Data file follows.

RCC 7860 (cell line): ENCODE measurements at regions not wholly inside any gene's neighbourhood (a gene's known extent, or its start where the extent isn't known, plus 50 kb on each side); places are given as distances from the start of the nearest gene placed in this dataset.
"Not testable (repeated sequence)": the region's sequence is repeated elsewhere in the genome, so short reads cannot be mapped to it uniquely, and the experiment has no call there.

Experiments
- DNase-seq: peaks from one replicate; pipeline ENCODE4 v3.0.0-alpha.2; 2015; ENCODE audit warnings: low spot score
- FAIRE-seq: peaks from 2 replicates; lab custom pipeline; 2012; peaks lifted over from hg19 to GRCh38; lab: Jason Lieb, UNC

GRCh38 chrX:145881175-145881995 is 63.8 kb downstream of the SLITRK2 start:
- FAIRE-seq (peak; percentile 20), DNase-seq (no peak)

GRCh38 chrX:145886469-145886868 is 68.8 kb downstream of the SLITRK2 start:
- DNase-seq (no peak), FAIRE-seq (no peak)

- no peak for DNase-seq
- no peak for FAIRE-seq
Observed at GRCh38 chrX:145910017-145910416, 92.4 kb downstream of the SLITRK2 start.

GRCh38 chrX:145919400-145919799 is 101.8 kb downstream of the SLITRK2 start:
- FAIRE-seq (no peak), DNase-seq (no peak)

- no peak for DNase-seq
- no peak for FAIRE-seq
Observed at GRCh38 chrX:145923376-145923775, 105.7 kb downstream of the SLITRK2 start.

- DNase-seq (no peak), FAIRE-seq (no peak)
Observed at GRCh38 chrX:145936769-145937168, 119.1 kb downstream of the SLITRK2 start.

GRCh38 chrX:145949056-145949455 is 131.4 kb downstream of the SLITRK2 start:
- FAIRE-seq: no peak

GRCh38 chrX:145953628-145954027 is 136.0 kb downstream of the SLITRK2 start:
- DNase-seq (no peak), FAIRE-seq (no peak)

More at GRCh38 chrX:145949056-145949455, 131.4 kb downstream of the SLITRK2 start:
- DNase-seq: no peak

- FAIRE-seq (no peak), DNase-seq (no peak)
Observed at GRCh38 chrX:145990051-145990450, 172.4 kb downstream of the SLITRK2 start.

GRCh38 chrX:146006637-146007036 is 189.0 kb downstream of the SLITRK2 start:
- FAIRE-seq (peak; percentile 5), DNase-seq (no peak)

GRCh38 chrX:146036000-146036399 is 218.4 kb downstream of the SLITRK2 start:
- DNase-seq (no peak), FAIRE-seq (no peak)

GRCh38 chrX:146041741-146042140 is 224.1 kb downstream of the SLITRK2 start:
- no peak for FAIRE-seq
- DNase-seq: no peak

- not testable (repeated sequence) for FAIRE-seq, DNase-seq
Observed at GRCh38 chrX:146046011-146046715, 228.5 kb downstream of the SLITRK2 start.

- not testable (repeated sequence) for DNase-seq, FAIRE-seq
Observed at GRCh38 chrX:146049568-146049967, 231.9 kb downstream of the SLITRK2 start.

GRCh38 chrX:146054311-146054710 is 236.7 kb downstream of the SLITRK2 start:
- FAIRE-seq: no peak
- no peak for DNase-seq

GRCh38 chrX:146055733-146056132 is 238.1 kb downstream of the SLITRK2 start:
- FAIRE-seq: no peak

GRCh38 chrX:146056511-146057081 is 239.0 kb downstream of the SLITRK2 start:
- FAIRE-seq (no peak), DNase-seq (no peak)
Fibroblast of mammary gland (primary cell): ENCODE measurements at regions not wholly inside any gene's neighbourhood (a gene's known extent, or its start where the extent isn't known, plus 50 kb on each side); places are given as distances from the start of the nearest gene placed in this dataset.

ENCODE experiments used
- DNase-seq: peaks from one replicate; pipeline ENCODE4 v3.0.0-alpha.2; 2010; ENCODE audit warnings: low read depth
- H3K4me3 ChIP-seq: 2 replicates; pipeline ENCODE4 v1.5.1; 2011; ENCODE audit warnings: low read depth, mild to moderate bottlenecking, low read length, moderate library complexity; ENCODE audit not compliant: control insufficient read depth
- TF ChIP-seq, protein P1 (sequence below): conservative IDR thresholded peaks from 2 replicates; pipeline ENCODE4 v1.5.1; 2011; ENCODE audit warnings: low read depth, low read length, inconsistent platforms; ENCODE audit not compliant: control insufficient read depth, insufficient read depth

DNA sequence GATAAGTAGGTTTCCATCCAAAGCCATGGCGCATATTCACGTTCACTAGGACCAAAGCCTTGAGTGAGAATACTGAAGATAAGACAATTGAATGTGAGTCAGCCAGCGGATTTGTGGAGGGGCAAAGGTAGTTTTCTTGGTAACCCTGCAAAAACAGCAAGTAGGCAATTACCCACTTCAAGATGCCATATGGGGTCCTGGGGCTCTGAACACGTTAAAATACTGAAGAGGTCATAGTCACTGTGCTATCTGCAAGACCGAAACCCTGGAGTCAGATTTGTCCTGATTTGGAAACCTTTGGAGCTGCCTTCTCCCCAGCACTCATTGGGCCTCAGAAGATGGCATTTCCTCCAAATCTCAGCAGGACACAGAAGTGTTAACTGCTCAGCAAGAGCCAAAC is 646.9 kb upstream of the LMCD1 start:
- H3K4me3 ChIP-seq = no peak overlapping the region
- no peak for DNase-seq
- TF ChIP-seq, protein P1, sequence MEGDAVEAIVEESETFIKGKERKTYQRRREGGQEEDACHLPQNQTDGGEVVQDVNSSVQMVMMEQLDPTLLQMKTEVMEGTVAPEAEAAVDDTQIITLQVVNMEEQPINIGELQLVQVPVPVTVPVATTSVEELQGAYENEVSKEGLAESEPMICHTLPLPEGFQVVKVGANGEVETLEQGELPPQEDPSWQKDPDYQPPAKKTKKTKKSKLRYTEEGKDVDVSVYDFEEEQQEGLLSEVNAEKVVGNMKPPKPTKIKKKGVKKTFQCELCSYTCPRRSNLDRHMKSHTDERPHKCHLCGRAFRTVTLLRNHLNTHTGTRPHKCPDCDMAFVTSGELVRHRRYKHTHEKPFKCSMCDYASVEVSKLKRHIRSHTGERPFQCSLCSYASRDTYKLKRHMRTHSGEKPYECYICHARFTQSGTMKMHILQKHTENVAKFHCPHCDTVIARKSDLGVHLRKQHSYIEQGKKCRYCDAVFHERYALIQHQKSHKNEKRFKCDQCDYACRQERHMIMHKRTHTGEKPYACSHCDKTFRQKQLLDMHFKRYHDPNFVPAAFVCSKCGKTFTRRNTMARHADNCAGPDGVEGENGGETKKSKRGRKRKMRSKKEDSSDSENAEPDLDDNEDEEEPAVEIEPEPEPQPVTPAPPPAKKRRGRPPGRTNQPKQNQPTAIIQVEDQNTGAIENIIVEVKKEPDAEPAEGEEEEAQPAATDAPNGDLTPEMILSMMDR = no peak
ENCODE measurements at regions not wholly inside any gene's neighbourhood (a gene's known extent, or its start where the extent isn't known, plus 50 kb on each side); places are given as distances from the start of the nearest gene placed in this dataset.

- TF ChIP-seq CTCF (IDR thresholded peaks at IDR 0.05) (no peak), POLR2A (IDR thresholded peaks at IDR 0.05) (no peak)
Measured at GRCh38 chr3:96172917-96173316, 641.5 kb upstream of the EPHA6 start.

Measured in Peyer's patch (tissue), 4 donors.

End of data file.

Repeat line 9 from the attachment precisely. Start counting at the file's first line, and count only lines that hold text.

- DNase-seq (no peak), FAIRE-seq (no peak)